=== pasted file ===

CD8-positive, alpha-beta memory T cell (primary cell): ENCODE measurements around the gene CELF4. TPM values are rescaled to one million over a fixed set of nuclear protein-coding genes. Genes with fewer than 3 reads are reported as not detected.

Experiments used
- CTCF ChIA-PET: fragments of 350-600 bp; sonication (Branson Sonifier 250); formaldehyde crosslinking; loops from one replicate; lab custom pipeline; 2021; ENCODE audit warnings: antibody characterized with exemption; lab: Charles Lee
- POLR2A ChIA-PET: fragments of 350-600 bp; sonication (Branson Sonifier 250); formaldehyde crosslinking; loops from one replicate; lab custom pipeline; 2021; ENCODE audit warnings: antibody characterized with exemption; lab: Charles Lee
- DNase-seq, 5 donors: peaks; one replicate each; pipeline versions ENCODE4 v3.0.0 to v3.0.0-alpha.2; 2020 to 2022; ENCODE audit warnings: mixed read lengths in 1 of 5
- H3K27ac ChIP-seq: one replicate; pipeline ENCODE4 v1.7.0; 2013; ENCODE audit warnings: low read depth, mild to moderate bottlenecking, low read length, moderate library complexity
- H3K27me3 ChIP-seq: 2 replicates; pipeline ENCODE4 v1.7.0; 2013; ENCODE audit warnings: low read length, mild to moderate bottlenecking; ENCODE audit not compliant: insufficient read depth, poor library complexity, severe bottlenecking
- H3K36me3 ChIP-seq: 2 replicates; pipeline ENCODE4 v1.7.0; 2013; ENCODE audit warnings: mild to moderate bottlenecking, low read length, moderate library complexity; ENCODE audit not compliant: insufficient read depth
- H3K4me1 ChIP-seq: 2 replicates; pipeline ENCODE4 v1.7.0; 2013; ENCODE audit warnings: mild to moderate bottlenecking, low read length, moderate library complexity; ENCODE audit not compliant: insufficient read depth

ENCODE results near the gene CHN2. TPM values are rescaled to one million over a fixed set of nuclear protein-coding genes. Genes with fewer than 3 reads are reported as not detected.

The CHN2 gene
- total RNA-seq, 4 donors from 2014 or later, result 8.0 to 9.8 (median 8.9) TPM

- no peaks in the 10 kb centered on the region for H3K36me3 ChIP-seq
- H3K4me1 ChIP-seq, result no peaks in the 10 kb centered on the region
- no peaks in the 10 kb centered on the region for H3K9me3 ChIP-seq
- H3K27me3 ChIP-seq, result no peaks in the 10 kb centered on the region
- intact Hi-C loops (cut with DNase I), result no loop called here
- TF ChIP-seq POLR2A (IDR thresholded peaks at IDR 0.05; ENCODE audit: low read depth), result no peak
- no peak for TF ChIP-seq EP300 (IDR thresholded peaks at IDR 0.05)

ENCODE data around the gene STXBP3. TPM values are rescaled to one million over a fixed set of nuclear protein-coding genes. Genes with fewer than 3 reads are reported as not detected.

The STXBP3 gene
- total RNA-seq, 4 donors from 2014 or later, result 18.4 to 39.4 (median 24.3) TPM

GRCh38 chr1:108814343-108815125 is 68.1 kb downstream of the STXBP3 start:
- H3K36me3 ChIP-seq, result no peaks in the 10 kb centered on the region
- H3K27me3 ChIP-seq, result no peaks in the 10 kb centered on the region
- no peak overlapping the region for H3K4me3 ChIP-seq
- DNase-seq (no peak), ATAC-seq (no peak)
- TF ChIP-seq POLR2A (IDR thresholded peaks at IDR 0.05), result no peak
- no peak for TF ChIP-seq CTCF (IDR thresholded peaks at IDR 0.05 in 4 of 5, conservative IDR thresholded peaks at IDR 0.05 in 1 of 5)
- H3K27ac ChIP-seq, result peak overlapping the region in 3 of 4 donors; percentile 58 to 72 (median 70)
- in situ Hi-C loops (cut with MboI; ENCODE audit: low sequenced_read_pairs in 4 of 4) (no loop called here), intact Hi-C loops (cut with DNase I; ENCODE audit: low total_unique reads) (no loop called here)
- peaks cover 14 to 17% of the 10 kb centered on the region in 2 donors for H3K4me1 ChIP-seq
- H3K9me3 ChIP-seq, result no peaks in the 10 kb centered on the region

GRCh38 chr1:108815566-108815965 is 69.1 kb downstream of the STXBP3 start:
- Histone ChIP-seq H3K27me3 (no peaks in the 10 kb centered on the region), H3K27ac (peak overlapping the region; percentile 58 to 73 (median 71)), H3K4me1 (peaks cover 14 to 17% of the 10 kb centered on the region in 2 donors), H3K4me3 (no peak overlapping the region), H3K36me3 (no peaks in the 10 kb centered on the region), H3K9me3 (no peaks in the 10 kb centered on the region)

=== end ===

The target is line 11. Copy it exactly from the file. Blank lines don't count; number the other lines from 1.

The CHN2 gene